Gill Crabbe, FNG Research
Following a major exhibition of the Finnish painter Magnus Enckell (1870–1925) at the Ateneum Art Museum, Gill Crabbe asks art historian and author, Dr Harri Kalha about how the artist’s work has been received over the years, and what issues have surrounded Enckell’s placement in the canon of Finnish art
Gill Crabbe: The Ateneum exhibition is the first full-scale survey of Magnus Enckell’s output, covering a wide range of his production, from intimate portraits to landscapes, from monumental public commissions for churches, to explorations of archetypal themes, such as Fantasy and Melancholy. Harri, you have contributed two essays in the accompanying catalogue. Can you say a little about your background and how you came to be interested in Enckell’s art?
Harri Kalha: I began my scholarly career in the 1990s, deconstructing the idea of ‘Finnishness’ in and around the post-war Golden Age of Finnish Design and Crafts, and gained a PhD in 1997. So questions of reception, textual analysis and discourse were already second nature to me when I wrote my first study on Enckell in 1999. I have since worked on several ‘problematic’ cases relating particularly to scandals concerning (in)decency, such as the public debate around Ville Vallgren’s Havis Amanda, a fountain and a statue in Helsinki, on which I published a book in 2008.
As for Enckell, what initially inspired me – and baffled me – had to do with a sense of frustration, going all the way back to my first years as an art history student. At that time Enckell was certainly presented as part of the canon, but with qualifications. What is worse, Enckell the person, as well as any concrete meanings that might have been attributed to his art, eluded me. Even the lecturers seemed ill at ease, awkwardly regurgitating acquired terms and attitudes. There was much use of sanahelinä, as we say in Finnish – lofty words with little substance. Sexuality was of course not even an issue, God forbid.
GC: Looking at the role played by art historians in evolving the canon of art, on what basis has Enckell been placed in the canon of Finnish art and what place does he occupy internationally?
HK: Enckell’s canonic status derives mainly from his role as a turn-of the-century Symbolist and the ‘modernist’ starkness of his early works, which have for long held a central place at the Ateneum Art Museum, for example. On the other hand, art history recognises his later role as a spokesman for Post-Impressionist ideals. Internationally Enckell is little known, and quite understandably so. His oeuvre is not vast, particularly when it comes to the Symbolist period. It lacks the nationalist subtext that has traditionally intrigued foreign critics and curators – Post-Impressionist painting has not been considered as sexy for foreign audiences as National Romanticism has. However, Enckell does enjoy a certain ‘underground’ status deriving from a tradition of gay sensibility; that is to say that certain works have always resonated with queer viewers. More recently, international gay histories and encyclopedias have included Enckell in the global catalogue of ‘gay art’, although truth be told, we know precious little about his sexuality.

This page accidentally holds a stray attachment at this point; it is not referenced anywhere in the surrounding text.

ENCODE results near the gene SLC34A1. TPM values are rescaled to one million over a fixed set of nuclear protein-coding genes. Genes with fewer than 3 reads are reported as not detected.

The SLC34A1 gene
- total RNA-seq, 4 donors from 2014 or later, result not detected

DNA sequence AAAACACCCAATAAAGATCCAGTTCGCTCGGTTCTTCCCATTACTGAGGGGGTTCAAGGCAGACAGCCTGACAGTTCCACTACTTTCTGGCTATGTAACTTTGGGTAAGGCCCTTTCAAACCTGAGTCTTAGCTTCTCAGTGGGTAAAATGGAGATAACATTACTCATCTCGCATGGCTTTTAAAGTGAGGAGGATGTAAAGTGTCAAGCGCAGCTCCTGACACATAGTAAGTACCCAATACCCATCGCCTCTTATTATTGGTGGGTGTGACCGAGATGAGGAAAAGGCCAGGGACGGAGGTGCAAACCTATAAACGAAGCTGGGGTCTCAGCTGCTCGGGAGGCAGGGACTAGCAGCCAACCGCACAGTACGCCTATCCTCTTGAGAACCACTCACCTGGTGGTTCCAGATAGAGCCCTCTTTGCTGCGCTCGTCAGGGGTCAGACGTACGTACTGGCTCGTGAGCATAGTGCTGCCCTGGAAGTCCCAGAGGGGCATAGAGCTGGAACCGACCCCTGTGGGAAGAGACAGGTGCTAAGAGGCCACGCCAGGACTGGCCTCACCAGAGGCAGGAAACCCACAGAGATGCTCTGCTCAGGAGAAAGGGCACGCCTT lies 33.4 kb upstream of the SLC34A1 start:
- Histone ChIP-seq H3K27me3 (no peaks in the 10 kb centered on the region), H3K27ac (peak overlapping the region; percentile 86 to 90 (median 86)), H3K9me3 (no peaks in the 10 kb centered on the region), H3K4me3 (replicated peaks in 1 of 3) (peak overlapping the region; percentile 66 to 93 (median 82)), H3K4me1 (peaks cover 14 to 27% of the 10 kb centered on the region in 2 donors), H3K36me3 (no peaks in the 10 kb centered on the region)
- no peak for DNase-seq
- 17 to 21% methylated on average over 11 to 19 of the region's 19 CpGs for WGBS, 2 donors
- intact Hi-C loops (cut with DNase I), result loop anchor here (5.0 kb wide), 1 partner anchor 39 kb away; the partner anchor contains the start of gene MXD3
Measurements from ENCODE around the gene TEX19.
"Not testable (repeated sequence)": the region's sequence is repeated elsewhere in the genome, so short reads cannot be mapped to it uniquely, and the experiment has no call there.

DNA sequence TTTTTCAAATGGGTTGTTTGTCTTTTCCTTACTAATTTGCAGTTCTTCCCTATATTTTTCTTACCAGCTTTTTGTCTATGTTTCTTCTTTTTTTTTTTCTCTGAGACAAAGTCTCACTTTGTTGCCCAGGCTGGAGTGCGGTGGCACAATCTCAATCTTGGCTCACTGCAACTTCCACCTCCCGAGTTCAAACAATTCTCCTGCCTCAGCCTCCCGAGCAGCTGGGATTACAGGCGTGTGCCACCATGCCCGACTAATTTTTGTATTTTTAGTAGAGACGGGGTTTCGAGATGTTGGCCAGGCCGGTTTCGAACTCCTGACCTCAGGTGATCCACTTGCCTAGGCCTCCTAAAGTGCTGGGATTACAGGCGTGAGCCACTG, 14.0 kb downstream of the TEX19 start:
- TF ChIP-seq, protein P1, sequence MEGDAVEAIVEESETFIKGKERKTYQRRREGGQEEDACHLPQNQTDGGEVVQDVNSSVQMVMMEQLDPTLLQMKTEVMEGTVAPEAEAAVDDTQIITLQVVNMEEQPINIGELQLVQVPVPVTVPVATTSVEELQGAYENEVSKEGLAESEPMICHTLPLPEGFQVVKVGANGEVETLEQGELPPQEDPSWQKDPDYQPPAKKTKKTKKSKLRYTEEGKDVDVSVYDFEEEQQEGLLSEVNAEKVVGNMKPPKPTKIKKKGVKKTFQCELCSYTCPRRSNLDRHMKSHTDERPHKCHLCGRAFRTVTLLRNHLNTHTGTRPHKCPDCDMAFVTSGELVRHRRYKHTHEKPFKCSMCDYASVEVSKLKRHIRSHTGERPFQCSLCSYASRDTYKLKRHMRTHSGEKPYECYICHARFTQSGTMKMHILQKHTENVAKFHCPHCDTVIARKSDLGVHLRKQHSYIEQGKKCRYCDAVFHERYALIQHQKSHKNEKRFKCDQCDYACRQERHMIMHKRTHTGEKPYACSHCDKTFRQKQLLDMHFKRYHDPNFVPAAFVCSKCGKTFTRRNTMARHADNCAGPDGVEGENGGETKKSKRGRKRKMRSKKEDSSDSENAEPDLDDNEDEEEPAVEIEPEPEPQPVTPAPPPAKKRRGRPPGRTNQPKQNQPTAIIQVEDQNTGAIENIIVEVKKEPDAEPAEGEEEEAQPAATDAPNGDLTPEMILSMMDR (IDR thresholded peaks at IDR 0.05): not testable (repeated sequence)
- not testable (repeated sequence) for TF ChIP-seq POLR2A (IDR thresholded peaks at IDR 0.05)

GC: If art-historical research involves a process of revealing the factors influencing the construction of the art-historical canon, what methods have you used in evolving this process in relation to understanding Enckell’s art?
HK: In my book Tapaus Magnus Enckell (2005) and a group of related articles, I analysed both the contemporary reception of the artist’s work and later art-historical accounts, in order to deconstruct ‘Enckelliana’ as a textual corpus. Unlike traditional studies of how various artists have been received, my take was informed by post-structuralist conceptualisations of discourse (Foucault) and mythology (Barthes). Whereas a text itself is, as it were, innocent, discourse is what we arrive at through close-reading: this can be rife with chauvinistic attitudes, ideological presences or mythologising narratives – various ‘regimes of truth’ that art history thrives on. There are often hidden agendas, if you like, since the meanings are not necessarily explicit, but lurking between the lines or embedded deep within metaphorical language. So it is really an exercise in reading, and in subtle contextualising.
On the other hand, back then I was in the process of discovering myself as writer, so I wanted to give my pen some leeway as well, not least in order to modify the sense of scholarly scrutiny, of ruthless dissection of the work done by my peers and predecessors. So I devoted a couple of chapters in Tapaus Magnus Enckell to reading, not just texts, but chosen artworks, thus positioning my writing as an object of scrutiny for contemporaries and future scholars. I named these chapters lukuhäiriöitä (‘reading disturbances’; unfortunately the pun doesn’t translate) and they are a tad more essayistic than the rest of the book. Come to think of it, my work from that period thrives on puns and palimpsest, reflecting my natural investment in writing, and particularly in metaphoric language, which is a declining art in academia today.
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